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Romania blocks its own EU prosecutor appointment

Robert Schwartz
February 10, 2019

Romania's justice minister is aiming to stop his own compatriot from heading the EU prosecutor's office. Critics say the move is another example of the Romanian government blocking the work of anti-corruption officials.

Tudorel Toader
Image: Getty Images/AFP/D. Mihailescu

At the same time Romania holds the presidency of the Council of the European Union, the country's justice minister, Tudorel Toader, is actively trying discredit anti-corruption officials. Toader has announced that he will use all possible means to block the appointment of his compatriot Laura Codruta Kovesi as the chief prosecutor of the future European Public Prosecutor's Office (EPPO). Kovesi previously led the Romania's DNA anti-corruption authority before being dismissed under questionable circumstances. An independent commission of twelve experts named her as the preferred candidate for the EU's prosecutor job on February 4.

The new EPPO

The EPPO, which is slated to be up and running by the end of 2020, will investigate corruption, money laundering and fraud involving EU funds. In April 2017, 16 member states, including Romania, agreed to establish the office as part of an "enhanced cooperation." A further six EU states have since joined the initiative.

Read more: Romania's EU presidency overshadowed by corruption cases

According to their own estimates, several billion euros disappear from the EU budget every year as a result of value added tax (VAT) fraud and the misappropriation of structural funds. So far, only national authorities have been able to investigate such crimes. Neither the European Anti-Fraud Office (OLAF) nor Eurojust, the EU agency for judicial cooperation, were authorized to open investigations within member states. That is about to change, however. The new EPPO is supposed to be able to take cross-border action in the event of the misappropriation of EU funds amounting to more than €10,000 ($11, 300) or VAT fraud with a loss of more than €10 million. It will work closely with its national-level counterparts, as well as OLAF, Eurojust and Europol.

Laura Codruta Kovesi
Kovesi formerly ran Romania's DNA anti-corruption authorityImage: Getty Images/AFP/D. Mihailescu

Whitewashing corruption?

The fact that Kovesi has been tapped to lead the EPPO speaks to her courage and competence as an attorney, and every government of a democratic state should be proud one of their own citizens is wanted for such a prestigious position — at least that is how Romania's pro-EU opposition sees it. For more than two years, the country's social-liberal government has been pursuing increasingly anti-EU policies. It has also been seeking to whitewash convicted corrupt politicians from its own ranks by pushing forward judicial reform through emergency decrees and amendments to the law. The main beneficiary of these policies has been Liviu Dragnea, head of the ruling Social Democrats (PSD), who has been convicted of election fraud.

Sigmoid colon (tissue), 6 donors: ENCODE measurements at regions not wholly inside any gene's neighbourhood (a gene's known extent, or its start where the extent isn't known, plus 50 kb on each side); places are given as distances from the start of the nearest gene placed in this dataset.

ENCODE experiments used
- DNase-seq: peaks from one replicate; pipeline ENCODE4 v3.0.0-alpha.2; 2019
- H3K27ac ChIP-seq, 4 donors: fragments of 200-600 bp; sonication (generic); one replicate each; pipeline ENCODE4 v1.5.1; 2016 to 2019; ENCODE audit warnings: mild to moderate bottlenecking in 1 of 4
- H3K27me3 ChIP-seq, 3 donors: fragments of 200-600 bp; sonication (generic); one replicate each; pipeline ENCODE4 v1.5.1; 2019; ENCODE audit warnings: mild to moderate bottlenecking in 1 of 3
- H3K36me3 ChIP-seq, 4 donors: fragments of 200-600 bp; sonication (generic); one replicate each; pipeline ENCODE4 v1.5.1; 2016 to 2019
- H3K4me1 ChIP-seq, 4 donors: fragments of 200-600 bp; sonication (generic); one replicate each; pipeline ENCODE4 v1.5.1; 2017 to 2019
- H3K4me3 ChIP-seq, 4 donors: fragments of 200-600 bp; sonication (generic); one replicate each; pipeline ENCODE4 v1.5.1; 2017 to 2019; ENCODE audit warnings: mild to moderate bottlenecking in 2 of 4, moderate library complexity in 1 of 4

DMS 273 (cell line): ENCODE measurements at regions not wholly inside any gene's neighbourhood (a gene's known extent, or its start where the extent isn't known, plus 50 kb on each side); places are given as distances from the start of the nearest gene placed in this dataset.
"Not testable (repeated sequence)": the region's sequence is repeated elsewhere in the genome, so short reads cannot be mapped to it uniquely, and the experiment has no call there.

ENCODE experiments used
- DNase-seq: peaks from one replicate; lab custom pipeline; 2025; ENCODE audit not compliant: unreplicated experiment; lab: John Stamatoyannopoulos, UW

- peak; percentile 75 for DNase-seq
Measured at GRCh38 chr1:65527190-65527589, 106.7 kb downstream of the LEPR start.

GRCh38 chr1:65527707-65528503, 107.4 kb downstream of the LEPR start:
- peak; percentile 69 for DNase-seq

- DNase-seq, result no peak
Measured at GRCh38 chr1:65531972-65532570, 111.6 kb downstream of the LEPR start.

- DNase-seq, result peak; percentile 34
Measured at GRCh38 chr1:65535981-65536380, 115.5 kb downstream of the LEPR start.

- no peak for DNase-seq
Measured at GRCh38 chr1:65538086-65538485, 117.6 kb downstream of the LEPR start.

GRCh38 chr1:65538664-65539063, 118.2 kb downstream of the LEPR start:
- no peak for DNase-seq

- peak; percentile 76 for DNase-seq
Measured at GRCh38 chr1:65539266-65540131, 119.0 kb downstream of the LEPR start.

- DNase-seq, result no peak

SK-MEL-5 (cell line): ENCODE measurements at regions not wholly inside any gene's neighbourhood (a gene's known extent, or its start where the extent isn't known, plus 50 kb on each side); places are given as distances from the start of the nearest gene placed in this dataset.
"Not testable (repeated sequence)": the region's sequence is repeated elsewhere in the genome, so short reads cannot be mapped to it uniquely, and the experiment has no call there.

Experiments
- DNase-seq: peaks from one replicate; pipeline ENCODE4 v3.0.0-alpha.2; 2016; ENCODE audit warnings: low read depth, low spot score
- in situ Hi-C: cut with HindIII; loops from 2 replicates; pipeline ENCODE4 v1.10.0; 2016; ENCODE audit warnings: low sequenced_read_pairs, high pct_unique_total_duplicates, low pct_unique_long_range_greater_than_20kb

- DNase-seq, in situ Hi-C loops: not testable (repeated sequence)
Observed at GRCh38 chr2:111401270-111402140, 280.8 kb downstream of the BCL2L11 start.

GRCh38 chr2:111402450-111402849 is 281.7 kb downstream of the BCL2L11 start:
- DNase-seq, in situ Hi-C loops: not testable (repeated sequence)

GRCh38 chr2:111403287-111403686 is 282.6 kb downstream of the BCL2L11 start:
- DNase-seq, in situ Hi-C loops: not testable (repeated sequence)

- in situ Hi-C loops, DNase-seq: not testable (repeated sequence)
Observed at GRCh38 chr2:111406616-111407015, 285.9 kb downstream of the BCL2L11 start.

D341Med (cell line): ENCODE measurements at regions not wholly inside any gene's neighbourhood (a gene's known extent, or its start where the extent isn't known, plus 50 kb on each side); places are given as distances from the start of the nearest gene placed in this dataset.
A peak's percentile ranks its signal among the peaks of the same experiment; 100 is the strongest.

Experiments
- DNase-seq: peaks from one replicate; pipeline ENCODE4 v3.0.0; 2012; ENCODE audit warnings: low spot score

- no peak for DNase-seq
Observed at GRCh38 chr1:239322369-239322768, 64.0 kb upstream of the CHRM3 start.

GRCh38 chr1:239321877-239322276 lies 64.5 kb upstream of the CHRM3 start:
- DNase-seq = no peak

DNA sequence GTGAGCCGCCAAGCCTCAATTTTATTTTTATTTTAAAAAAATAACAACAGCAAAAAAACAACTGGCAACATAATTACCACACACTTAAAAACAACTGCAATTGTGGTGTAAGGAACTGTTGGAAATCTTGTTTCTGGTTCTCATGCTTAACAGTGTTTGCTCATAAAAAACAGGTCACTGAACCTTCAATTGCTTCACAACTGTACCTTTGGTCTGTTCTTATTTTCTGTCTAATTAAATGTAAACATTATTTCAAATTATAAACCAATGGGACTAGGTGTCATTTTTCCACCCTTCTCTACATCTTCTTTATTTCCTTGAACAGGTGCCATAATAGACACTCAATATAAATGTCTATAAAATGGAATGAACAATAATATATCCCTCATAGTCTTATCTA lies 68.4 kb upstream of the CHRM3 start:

Read more: The hideous face of communism is alive and well in Romania

Despite repeated warnings by the European Parliament and the European Commission, the Romanian government is continuing to restructure its judicial system. Among other things, the Ministry of Justice's control over public prosecutors is to be extended. As part of this process, Justice Minister Toader has repeatedly applied for the dismissal of Attorney General Augustin Lazar, a move similar to Kovesi's "successful" sacking. Lazar publicly criticized the Romanian government's controversial judicial and criminal law reforms, prompting Toader to seek his expulsion from office for "exceeding his official powers."

Romania's liberal-conservative president, Klaus Iohannis, has repeatedly backed Lazar, as he did Kovesi. In the end, Iohannis' support did help Kovesi keep her job. The country's constitutional court, which is controlled by the PSD, gave the go-ahead for her dismissal anyway. Kovesi has filed a complaint at the European Court of Human Rights (ECHR) against her firing. The outcome of the proceedings against Lazar, meanwhile, remains open. The government has also increased the pressure on Iohannis, repeatedly threatening to remove him from office.

Protests against corruption in Bucharest
The Romanian government's judicial reforms prompted mass protests last yearImage: Getty Images/AFP/D. Mihailescu

Romania against the EU

Romania's DNA anti-corruption authority did achieve considerable results under Kovesi. More than 70 politicians from a range of parties were brought to justice during her tenure, including two former prime ministers, roughly a dozen former or incumbent ministers, around 50 members of parliament and senators, and several local politicians.

Read more: Romania's farcical incompetence unlikely to impact EU

In a statement on Facebook, Monica Macovei, a Romanian member of the European Parliament and former minister of justice, said Kovesi's nomination as entirely fair, arguing the Romanian government has an obvious fear of an independent judiciary. Toader, meanwhile, is attempting to consolidate the power of a "criminal group" with her dismissal, she said. If Toader succeeds in blocking Kovesi's appointment, he should resign, Macovei wrote.

The European Parliament and the European Council are due to vote later this month on who will head the new EPPO.